I will be honest with all of you. April was not a good reading month for me. I started two books and didn’t finish either of them. I have a goal to read at least 2 books a month, which so far I had been able to keep up with, but last month I was a bit burnt out. Somehow, even recreational reading can feel competitive and cause reader fatigue, something that I’d like to dive into a bit more in this post.
“Reading Fatigue” is a term that the reading community has started using, or at least I only heard about it recently, but then I experienced it and it made perfect sense. Reading fatigue is the lack of motivation and energy to read. I think that this term is different than the classic “reading slump”, which I define as the inability to pick up a new book, or the inability to continue a new book, because you just aren’t feeling reading. What’s the difference? Well, reading fatigue encompasses more than just recreational reading.
Reading fatigue is something that I think a lot of people fall into without realizing it. Most of our lives are spent looking at screens, reading emails, texts, reports, articles, and so on. We spend hours and hours reading something and having to have something productive come out of that reading. I mean, I have spent the last six years of my life reading to get something out of it! University is often designed to make you read and read and read and read for an outcome. To write an essay, report, study for an exam. It’s all productive.
So, you’ve just spent the larger part of your day looking at a screen and reading words. Now you’re going to pick up a book and read more words… for no reason? I know, seems like it would be great to just relax and read a good book, and it is, but last month was incredibly busy for me. I had a lot going on, I was tired and burnt out and stressed and still living in the mentality that I needed to read productively. So picking up a book to just read and enjoy almost felt like too much work. My brain was just not in the mood.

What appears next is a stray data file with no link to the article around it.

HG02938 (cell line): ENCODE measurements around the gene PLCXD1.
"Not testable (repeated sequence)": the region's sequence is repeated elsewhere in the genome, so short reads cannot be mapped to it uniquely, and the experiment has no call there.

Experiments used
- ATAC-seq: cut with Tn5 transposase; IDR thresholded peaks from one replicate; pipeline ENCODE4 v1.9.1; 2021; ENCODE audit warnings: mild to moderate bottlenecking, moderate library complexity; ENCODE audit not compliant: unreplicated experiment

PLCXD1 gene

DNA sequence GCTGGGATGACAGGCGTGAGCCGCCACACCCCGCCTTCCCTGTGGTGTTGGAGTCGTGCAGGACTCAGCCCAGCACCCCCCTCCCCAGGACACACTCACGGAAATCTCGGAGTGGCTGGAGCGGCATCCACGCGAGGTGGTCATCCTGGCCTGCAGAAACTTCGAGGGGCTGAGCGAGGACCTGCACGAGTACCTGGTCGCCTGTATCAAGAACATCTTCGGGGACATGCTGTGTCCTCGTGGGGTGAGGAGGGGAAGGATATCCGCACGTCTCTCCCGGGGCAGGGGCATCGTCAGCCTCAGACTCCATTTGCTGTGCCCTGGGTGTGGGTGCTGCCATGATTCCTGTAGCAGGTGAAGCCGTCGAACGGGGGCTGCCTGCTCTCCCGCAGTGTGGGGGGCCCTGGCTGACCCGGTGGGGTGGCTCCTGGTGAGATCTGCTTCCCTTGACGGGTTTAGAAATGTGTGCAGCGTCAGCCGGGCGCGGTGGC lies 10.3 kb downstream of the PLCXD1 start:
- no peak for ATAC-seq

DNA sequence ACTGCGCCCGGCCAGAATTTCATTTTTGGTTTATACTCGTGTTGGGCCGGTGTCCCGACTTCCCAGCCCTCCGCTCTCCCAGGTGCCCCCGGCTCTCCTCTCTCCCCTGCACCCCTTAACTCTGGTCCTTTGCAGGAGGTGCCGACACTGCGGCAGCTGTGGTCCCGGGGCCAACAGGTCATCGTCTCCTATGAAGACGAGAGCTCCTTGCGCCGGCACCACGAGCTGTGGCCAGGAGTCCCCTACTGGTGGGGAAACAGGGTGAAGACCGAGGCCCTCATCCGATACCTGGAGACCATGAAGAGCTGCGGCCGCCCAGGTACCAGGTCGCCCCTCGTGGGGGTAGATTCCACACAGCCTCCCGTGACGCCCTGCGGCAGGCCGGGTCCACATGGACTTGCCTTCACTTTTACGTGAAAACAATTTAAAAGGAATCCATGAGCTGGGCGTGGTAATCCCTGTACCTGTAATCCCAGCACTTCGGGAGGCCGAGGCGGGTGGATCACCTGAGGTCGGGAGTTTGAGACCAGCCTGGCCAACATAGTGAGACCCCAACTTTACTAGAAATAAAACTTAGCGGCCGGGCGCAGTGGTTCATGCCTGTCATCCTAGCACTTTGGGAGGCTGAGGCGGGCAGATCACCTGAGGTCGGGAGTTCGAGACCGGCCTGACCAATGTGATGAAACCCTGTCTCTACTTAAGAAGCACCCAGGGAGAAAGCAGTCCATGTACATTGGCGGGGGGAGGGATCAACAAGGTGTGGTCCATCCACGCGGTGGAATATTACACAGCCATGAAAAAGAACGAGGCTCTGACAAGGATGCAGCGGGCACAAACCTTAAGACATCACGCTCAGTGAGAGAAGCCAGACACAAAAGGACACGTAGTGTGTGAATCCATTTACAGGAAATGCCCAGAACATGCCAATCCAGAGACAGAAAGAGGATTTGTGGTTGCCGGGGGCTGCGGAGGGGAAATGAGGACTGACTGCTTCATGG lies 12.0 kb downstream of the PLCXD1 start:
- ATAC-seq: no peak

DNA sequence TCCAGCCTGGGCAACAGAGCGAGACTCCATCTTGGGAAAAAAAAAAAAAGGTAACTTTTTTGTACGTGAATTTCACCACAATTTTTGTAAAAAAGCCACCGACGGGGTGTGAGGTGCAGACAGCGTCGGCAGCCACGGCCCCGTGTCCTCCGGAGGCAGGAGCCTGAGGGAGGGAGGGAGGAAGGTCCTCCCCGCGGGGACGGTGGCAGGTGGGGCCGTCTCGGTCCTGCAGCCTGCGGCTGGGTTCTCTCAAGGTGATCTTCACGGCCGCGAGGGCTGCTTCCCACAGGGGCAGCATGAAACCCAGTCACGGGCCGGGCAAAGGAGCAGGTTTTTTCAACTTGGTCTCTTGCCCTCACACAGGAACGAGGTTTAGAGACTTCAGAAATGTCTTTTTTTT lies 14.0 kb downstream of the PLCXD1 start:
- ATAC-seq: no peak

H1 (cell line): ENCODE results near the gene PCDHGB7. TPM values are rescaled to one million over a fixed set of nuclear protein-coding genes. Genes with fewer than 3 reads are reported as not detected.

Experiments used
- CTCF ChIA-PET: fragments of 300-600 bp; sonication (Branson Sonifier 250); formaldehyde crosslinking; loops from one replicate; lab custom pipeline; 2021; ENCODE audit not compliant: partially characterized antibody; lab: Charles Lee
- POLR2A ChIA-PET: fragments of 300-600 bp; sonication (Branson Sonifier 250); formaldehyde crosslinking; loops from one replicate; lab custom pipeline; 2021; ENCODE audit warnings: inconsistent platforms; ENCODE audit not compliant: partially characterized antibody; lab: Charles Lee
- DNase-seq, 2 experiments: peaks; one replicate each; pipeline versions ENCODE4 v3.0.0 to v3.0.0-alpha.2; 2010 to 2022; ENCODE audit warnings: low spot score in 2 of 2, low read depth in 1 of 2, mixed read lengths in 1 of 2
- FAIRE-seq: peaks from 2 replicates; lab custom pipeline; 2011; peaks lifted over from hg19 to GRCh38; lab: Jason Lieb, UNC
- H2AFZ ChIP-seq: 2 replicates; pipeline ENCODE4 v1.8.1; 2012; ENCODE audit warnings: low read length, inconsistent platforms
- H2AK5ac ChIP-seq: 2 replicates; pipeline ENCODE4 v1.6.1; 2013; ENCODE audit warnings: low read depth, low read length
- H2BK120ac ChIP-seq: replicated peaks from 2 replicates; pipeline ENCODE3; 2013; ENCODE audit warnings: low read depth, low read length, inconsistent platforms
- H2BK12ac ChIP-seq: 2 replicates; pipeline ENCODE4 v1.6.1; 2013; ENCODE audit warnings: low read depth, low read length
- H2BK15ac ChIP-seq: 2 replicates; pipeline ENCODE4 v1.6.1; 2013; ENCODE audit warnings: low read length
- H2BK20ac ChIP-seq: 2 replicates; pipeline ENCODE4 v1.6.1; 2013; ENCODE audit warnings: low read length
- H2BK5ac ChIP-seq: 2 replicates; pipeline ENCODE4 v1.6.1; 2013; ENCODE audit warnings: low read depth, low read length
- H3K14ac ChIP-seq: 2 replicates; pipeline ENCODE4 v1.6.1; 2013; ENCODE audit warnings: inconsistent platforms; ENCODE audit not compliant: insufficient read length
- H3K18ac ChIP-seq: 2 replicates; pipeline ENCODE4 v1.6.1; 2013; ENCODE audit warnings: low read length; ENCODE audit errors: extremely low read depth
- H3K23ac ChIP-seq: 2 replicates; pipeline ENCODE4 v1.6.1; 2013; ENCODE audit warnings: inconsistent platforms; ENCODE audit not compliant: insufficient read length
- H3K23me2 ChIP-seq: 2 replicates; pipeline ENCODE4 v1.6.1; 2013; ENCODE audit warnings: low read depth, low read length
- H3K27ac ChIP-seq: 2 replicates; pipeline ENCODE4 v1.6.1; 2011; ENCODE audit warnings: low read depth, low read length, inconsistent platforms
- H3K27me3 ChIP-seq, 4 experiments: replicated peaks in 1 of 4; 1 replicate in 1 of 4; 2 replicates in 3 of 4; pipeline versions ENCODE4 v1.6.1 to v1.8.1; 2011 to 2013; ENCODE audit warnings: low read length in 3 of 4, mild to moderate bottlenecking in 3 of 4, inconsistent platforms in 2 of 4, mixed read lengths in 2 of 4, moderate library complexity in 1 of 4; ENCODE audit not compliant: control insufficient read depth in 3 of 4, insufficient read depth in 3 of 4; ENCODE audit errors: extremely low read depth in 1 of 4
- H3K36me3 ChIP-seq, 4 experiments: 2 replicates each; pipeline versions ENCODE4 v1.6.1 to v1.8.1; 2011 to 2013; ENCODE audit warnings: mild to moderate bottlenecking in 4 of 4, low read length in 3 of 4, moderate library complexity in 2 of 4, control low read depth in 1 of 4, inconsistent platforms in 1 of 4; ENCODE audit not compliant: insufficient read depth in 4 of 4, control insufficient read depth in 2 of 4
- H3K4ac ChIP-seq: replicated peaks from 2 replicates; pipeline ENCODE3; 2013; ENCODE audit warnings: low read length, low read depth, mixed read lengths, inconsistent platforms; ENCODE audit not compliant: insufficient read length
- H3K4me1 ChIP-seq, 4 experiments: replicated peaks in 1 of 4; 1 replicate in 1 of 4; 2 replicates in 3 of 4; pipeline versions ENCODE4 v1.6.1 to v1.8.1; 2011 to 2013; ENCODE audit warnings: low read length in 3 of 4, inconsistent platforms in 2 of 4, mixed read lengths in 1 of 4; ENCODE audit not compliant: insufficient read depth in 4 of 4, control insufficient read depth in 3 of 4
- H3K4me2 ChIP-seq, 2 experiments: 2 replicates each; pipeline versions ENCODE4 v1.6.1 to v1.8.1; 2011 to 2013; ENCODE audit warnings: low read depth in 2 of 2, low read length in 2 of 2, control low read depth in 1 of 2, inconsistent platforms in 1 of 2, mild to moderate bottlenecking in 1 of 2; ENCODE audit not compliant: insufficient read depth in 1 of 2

I started to books at the beginning of the month with the goal to finish them by the end, but it never happened. At first I was upset about it. I mean, come on? I see all the people I follow on Instagram reading 5, 10, 15 books a month, I see Booktubers doing their wrap-ups with huge stacks of books, I see myself getting behind in my Goodreads goal. Well, now doesn’t reading start to feel competitive? I feel like I’m losing because I didn’t read anything. I feel like I’m behind, but I’m not. Reading may feel competitive when you are caught up in the reading community, because everyone else is reading and talking about their reading.
Productive reading on one side and competitive reading on the other. No one said reading needed to be a competition and no one said all reading needs to be productive, but that’s the world we are living in, isn’t it? It’s hard to just shut down and take a breath. So, if you are feeling fatigued from all the words on pages and screens and from staring at words all day long, don’t feel bad about not picking up a book. Watching TV, listening to music, enjoying your favourite podcast are all perfectly acceptable ways to spend your time, even if you would want to be reading but just cant. Don’t feel bad if you aren’t reading as much as the people around you. We all have our own lives and we all read at our own pace. There is no quota for the number of books you need to read in a year. If you enjoyed something this year you were successful.
Keep doing what you love, friends. Read when you want to, not because you should.